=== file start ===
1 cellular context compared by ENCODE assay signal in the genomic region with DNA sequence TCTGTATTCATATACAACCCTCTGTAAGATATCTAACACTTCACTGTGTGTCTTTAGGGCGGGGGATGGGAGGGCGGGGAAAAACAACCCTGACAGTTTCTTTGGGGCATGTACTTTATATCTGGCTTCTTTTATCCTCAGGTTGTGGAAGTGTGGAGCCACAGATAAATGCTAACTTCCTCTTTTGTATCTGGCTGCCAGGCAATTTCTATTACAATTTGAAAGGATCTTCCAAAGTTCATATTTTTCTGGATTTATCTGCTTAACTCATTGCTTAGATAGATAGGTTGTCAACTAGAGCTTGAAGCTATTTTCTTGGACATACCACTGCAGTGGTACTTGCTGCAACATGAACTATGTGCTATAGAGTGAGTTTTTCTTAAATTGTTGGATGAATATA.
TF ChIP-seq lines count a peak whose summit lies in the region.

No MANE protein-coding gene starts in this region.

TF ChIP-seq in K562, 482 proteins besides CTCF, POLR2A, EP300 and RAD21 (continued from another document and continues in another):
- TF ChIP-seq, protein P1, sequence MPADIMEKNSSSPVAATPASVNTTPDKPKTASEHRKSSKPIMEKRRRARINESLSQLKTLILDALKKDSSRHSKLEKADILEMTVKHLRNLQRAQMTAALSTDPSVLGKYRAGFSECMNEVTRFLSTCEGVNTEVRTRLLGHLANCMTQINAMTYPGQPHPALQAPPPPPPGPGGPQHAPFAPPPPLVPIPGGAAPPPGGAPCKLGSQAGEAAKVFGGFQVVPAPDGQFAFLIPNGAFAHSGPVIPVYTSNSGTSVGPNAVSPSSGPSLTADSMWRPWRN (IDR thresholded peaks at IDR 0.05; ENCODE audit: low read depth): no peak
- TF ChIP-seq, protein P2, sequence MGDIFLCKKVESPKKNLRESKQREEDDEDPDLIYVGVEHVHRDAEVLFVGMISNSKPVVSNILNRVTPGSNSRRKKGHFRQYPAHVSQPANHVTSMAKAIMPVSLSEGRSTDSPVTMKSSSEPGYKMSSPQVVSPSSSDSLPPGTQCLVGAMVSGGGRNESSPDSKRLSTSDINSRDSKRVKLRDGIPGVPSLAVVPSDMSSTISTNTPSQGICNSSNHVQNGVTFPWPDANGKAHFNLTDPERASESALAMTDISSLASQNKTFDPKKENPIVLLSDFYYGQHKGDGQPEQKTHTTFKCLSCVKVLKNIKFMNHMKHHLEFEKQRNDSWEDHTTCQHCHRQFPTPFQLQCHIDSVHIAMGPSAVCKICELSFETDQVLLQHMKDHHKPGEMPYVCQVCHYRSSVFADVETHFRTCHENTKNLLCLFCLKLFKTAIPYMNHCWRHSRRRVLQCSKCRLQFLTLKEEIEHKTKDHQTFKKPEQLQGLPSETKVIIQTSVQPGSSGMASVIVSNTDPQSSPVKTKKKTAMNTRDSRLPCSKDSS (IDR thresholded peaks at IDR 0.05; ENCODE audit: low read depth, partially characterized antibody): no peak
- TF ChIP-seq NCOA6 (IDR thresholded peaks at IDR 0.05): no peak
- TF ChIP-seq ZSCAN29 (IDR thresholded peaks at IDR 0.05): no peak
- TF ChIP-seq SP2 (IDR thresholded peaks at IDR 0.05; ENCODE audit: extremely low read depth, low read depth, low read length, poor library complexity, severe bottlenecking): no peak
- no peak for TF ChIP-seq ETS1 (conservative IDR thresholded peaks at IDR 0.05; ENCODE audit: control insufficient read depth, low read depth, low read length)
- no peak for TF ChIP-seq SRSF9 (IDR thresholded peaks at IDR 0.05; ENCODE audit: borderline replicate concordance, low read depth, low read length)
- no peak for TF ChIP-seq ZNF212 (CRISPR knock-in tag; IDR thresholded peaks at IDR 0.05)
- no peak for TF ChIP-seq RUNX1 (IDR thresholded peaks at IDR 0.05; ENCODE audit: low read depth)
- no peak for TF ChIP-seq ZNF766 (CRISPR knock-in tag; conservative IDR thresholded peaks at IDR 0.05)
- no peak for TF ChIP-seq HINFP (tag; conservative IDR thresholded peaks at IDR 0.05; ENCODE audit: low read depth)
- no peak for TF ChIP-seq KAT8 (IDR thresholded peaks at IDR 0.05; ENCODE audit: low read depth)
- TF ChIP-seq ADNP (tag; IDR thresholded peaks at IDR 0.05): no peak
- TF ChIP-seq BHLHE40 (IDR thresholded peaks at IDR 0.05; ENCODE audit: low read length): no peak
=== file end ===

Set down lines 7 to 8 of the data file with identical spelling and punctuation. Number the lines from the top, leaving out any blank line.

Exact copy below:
- TF ChIP-seq NCOA6 (IDR thresholded peaks at IDR 0.05): no peak
- TF ChIP-seq ZSCAN29 (IDR thresholded peaks at IDR 0.05): no peak